Very large numbers are not numbers: Infinity does not exist

(this blog post was originally published in https://eyemath.wordpress.com/ . It has been moved to this blog – with slight changes.)

Remember Nietzsche’s famous announcement, “God is dead“? In the domain of mathematics, Nietzsche’s announcement could just as well refer to infinity.

There are some philosophers who are putting up a major challenge to the Platonic stronghold on math: Brian Rotman, author of Ad Infinitum, is one of them. I am currently reading his book. I thought of waiting until I was finished with the book before writing this blog post, but I decided to go ahead and splurt out my thoughts.

————————

Charles Petzold gives a good review of Rotman’s book here.

Petzold says:

“We begin counting 1, 2, 3, and we can go on as long as we want.

That’s not true, of course. “We” simply cannot continue counting “as long as we want” because “We” (meaning “I” the author and “you” the reader) will someday die — probably in the middle of reciting a very long (but undoubtedly finite) number.

What the sentence really means is that some abstract ideal “somebody” can continue counting, but that’s not true either: Counting is a temporal process, and at some point everybody will be gone in a heat-dead universe. There will be no one left to count. Even long before that time, counting will be limited by the resources of the universe, which contains only a finite number of elementary particles and a finite amount of energy to increment from one integer to the next.”

Is Math a Human Activity or Eternal Truth?

Before continuing on to infinity (which is impossible of course), I want bring up a related topic that Rotman addresses: the nature of math itself. My thoughts at the moment are this:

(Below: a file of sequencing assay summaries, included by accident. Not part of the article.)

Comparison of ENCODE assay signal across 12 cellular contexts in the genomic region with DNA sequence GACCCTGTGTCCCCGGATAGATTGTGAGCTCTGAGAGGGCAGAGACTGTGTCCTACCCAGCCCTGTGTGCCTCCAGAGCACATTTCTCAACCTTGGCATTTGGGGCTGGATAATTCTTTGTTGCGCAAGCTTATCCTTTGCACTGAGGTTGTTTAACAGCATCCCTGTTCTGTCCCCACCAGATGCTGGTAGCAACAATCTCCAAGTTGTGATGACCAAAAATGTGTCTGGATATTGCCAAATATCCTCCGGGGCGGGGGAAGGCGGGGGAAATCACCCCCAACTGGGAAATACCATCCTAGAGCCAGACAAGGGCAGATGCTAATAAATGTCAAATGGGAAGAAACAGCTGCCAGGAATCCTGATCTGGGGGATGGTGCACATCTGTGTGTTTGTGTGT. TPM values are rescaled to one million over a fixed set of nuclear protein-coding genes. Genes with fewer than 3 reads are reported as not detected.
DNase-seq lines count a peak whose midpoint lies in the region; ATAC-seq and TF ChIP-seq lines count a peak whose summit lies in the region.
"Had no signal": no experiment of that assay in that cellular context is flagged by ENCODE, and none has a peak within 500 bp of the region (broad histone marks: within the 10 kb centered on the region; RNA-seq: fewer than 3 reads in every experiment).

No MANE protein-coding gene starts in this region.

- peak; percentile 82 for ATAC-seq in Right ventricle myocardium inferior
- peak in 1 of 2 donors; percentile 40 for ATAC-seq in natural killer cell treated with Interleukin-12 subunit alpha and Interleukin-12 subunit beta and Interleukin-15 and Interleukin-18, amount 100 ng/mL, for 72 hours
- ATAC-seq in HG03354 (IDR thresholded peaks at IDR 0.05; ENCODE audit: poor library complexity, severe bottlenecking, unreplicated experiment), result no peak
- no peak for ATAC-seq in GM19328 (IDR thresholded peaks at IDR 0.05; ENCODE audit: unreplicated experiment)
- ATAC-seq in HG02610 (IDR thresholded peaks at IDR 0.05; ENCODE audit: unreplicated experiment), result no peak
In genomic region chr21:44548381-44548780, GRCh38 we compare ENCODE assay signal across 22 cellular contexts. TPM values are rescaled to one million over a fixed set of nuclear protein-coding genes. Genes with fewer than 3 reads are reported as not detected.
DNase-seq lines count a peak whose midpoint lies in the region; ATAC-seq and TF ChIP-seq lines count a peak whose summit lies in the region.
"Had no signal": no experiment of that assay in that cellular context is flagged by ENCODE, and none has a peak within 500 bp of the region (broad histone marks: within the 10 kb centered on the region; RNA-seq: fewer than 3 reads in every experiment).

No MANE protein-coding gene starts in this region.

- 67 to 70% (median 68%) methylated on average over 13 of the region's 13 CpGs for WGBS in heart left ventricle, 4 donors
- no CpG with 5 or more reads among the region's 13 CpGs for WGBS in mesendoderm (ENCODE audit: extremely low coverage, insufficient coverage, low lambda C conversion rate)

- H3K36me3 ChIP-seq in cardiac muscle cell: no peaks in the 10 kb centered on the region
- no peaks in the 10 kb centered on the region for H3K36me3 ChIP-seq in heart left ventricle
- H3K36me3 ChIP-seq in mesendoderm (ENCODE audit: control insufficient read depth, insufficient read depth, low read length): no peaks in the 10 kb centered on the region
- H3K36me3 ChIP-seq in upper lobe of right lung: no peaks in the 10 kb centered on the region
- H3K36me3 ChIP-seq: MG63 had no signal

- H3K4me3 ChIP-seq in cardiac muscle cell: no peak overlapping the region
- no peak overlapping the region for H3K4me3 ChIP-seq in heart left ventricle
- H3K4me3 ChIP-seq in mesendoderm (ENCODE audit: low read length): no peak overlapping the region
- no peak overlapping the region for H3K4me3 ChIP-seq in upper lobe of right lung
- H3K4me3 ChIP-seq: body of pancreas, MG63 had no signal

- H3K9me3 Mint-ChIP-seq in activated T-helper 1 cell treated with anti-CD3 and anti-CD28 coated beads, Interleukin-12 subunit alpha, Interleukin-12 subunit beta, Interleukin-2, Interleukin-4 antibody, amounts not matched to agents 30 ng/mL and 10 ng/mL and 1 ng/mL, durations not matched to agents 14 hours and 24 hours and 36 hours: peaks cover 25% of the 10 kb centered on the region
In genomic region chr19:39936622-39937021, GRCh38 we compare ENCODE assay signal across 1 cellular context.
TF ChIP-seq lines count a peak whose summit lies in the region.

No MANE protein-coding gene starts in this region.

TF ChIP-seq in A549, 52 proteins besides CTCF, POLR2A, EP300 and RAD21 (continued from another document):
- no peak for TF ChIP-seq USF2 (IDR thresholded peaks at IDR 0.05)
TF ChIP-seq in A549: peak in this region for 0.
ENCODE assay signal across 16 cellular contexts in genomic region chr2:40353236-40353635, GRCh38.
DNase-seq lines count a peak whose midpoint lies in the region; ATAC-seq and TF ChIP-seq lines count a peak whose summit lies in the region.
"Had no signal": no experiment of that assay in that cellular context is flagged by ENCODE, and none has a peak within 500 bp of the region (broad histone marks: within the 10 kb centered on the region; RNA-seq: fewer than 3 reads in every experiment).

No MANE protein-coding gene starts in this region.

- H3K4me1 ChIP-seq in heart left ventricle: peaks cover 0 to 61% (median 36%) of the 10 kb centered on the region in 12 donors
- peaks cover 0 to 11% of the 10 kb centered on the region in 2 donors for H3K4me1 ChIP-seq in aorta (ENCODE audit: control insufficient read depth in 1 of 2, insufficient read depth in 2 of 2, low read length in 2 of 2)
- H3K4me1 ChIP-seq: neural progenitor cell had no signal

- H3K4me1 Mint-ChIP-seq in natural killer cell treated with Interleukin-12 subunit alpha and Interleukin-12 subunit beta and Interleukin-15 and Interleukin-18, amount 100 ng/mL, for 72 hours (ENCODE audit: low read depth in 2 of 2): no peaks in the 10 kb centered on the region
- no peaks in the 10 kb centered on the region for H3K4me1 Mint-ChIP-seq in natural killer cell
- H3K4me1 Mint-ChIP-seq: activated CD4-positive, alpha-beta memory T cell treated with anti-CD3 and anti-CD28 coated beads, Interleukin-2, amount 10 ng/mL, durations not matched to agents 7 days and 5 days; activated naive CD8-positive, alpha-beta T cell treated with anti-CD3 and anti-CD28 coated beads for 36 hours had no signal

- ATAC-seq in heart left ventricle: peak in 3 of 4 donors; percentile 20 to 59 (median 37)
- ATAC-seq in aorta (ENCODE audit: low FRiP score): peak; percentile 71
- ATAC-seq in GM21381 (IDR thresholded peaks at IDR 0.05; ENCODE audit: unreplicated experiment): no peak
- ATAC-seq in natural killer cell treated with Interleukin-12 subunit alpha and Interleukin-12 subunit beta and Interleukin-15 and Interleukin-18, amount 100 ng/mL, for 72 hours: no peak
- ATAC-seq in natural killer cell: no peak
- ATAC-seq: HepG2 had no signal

You (reader) and I (writer) have brains that are almost identical as far as objects in the universe. We share common genes, language, and we are vehicles that carry human culture. We cannot think without language.  “Language speaks man” – Heidegger.

Since we have not encountered any aliens, it is not possible for us to have an alien’s brain planted into our skulls so that we can experience what “logic”, “reality” or “mathematical truth” feels like to that alien (yes, I used the word, “feel”). Indeed, that alien brain might harbor the same concept as our brains do that 2+2=4….but it might not. In fact, who is to say that the notion of “adding” means anything to the alien? Or the concepts of “equality”? And who is to say that the alien uses language by putting symbols together into a one-dimensional string?

More to the point: would that alien brain have the same concept of infinity as our brains?

It is quite possible that we can never know the answers to these questions because we cannot leave our brains, we can not escape the structure of our langage, which defines our process of thinking. We cannot see “our” math from outside the box. That is why we cannot believe in any other math.

So, to answer the question: “Is math a human activity or eternal truth?” – I don’t know. Neither do you. No one can know the answer, unless or until we encounter a non-human intelligence that either speaks an identical mathematical truth – or doesn’t.